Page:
We’ve all seen it or heard about it – stories of top football coaches shouting, throwing things all in the name of getting the best out of their players. From Sir Alex Ferguson’s legendary temper in the changing rooms, to Graham Taylors’ touchline fury broadcast in the 1994 BBC documentary ‘An Impossible Job’, you could be forgiven for making the assumption that a short temper is critical for success in football management. But is it? Whilst these two examples are likely more reflective of the pressure of managing Manchester United or, perhaps even worse, the England Football Team, it is easy to make the link between these angry outbursts and a directive, autocratic style of leadership and to assume that this is the most effective way to get the best out of teams.

On the eve of the 2014 World Cup in Rio, the world’s media spotlight will again be on the touchline during games, witnessing the actions of the coaches. It is timely then to take a look at what the research says about which coaching style creates the most successful teams, and whether the autocratic style is really the best way, be it in football or in other team sports.

It is important to note that football management is a complex task and success of a football team is likely due to numerous factors that extend beyond the leadership style of the coach. These include availability of resources, governance, quality of players and the stability of the team. However, studies have shown that there exists a strong relationship between team cohesion and success (Carron, Bray & Eys, 2002) and team cohesion is related to leadership behaviour (Ramzaninezhad & Kehstan, 2009). Results of the latter study indicated that increases in Iranian football players’ perceptions of team cohesion was positively correlated with perceptions of their coach exhibiting higher levels of social support, positive feedback, democratic behaviour and lower levels of autocratic behaviour.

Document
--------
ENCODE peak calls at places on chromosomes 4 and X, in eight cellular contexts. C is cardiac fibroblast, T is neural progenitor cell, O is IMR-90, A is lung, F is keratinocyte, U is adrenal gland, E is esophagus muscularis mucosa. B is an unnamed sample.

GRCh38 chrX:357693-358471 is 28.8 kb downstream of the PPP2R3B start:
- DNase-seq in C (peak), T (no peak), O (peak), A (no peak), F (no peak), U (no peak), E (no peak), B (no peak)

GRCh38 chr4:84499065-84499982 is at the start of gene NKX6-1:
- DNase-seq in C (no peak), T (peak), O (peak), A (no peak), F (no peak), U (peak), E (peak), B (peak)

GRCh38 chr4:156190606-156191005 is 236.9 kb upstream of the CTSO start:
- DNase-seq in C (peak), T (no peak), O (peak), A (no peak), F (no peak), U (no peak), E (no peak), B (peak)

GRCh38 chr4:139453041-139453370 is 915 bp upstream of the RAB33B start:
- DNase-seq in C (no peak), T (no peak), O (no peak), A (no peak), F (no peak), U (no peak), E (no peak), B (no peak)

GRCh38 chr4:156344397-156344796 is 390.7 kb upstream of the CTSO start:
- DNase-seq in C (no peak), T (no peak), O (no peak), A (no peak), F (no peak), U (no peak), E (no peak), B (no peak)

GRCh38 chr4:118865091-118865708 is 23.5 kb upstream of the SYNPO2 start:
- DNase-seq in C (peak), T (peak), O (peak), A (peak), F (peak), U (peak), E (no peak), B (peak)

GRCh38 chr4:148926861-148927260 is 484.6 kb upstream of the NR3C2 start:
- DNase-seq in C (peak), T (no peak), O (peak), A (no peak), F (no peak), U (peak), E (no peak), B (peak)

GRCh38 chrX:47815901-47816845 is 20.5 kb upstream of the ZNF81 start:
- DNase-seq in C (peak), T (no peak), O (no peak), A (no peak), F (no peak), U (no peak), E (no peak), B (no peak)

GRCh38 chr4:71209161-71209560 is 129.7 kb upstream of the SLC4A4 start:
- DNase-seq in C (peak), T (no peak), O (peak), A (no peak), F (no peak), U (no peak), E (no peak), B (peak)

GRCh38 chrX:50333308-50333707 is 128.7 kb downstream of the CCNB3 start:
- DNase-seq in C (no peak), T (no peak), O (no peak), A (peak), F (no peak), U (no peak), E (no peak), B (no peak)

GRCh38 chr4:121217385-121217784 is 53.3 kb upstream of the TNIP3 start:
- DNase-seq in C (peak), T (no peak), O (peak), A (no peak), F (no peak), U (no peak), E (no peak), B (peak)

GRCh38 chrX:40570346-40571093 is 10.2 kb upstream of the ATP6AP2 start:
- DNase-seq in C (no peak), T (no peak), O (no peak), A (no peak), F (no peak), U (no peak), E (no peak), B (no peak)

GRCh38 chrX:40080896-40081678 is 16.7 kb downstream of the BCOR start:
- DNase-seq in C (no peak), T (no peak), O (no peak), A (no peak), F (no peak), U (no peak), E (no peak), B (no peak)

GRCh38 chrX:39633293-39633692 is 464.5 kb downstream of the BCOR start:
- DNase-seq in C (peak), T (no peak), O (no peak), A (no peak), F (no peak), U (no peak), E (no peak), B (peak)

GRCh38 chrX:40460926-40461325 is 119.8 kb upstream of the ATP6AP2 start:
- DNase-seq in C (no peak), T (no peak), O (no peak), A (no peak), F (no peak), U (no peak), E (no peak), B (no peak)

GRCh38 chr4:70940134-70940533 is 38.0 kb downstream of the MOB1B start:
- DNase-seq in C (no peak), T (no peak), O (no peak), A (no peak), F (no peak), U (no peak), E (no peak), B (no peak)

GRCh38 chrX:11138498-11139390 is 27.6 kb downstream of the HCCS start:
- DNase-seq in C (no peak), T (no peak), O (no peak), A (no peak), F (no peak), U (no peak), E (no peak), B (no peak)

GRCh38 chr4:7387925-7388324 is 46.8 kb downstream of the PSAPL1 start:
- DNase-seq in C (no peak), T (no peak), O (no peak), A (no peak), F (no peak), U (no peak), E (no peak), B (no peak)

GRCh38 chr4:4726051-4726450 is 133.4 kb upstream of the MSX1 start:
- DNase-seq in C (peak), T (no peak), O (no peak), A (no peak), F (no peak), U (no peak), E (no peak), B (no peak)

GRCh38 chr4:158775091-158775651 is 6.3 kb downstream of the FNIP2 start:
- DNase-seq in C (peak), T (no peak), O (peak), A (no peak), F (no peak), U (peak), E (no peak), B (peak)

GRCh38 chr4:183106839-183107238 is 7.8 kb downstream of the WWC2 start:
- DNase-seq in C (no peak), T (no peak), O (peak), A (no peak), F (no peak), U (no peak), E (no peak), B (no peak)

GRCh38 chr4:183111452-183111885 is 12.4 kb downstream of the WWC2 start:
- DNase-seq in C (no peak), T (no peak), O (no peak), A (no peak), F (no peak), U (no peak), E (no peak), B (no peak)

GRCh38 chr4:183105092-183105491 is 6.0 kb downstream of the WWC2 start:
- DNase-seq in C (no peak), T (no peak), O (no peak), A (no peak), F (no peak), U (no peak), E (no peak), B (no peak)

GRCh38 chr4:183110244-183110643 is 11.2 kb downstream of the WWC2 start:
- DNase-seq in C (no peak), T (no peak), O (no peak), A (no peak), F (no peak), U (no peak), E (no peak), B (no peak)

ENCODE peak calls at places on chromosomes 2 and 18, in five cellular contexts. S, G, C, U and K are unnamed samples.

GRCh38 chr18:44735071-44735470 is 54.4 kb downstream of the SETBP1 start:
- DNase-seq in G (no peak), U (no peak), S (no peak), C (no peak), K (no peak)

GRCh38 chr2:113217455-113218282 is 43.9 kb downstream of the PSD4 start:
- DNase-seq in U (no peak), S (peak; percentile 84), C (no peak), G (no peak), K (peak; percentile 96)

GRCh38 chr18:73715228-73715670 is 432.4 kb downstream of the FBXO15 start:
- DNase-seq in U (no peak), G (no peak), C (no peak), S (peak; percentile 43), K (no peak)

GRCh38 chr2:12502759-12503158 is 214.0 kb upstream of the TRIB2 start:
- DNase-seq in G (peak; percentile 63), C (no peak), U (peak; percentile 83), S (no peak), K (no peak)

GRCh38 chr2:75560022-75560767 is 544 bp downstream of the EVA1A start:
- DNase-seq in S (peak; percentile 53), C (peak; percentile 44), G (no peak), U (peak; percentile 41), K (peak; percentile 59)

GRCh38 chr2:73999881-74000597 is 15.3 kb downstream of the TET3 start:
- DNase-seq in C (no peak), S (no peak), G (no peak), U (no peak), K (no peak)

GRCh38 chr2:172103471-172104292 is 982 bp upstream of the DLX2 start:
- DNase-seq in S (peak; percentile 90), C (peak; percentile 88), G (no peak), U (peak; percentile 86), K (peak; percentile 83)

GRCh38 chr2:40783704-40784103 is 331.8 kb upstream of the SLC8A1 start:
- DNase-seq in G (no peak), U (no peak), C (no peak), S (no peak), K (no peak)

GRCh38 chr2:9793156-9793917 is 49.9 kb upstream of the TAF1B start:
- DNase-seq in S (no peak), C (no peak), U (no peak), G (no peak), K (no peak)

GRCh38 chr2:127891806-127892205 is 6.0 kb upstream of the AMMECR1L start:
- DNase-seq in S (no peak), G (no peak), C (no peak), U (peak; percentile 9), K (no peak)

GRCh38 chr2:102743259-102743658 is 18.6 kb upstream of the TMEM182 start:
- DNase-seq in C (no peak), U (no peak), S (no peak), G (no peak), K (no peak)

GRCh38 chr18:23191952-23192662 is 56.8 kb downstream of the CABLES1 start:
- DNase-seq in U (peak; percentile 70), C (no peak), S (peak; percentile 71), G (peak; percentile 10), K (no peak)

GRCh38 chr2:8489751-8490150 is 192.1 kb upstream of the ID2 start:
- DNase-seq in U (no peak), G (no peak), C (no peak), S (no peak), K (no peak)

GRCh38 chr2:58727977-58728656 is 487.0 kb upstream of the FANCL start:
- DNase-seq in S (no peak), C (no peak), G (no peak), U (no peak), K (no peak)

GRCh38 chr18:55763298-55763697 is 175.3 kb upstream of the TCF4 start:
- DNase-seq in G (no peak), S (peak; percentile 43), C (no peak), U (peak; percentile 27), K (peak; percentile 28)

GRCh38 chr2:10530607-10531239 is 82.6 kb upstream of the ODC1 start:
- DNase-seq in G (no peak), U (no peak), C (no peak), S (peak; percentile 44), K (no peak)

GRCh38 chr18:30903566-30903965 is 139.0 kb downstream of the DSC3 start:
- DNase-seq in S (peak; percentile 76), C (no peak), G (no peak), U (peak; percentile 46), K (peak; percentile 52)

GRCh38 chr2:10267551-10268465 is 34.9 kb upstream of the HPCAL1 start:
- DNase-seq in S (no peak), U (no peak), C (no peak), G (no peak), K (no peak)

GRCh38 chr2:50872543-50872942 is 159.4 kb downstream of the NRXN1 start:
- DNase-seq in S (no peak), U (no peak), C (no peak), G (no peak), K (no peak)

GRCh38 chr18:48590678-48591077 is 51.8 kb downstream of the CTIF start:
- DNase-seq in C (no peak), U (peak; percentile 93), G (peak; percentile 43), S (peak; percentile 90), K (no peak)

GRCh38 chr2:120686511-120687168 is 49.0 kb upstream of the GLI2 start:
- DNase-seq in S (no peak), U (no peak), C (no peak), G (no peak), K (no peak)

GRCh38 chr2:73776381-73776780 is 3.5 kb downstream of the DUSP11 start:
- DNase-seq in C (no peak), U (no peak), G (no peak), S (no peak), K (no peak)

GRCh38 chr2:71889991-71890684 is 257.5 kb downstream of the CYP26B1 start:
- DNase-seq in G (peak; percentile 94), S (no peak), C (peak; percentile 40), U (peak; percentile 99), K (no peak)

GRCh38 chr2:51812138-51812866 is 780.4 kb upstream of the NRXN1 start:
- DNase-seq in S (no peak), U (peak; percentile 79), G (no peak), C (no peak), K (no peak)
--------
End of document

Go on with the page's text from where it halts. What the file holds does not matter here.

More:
So a democratic style is better for team cohesion, so that must be the more effective style. But is it that clear cut? Chelladurai’s Multi-dimensional model of leadership stresses the importance of a leader fitting their style to the needs of the team, with some authors suggesting an autocratic style can be effective when dealing with young and unpredictable teams (Weinberg & Gould, 2003). Further, where large squads of players are involved, it is possible that more autocratic styles will predominate by necessity since democratic styles have been shown to be less effective for complex problems and are more time consuming (Chelladurai & Doherty, 1998).

It appears, therefore, that it is not so much whether an autocratic style is more effective than a democratic, or supportive one, but rather whether the style is right for the situation and for the team. The importance of coach flexibility cannot be ignored, with a critical skill being the ability to perceive the needs of the team in the moment and to adapt as necessary to maximise team performance (Crust & Lawrence, 2006).

ReferencesShow all

Carron, V., Bray, S. R., & Eys, M. A. (2002). Team cohesion and team success in sport. Journal of Sports Sciences, 20(2), 119 – 126

Chelladurai, P. & Doherty, A. J., (1998). Styles of decision making in coaching. In J. M. Williams (Ed). Applied Sport Psychology: personal growth to peak performance. (3rd ed., pp. 115 – 126). Mountain View, CA: Mayfield.

Crust, L., & Lawrence, I. (2006). A review of leadership in sport: Implications for football management. Athletic Insight, 8(4), 28 – 48

Ramzaninezhad, R. & Keshtan, M. H. (2009). The relationship between coach’s leadership styles and team cohesion in Iran football clubs professional league. Brazilian Journal of Biomotricity, 3(2).

Weinberg, R. S., & Gould, D. (2003). Foundations of Sport and Exercise Psychology (3rd ed). Champaign, IL: Human Kinetics.

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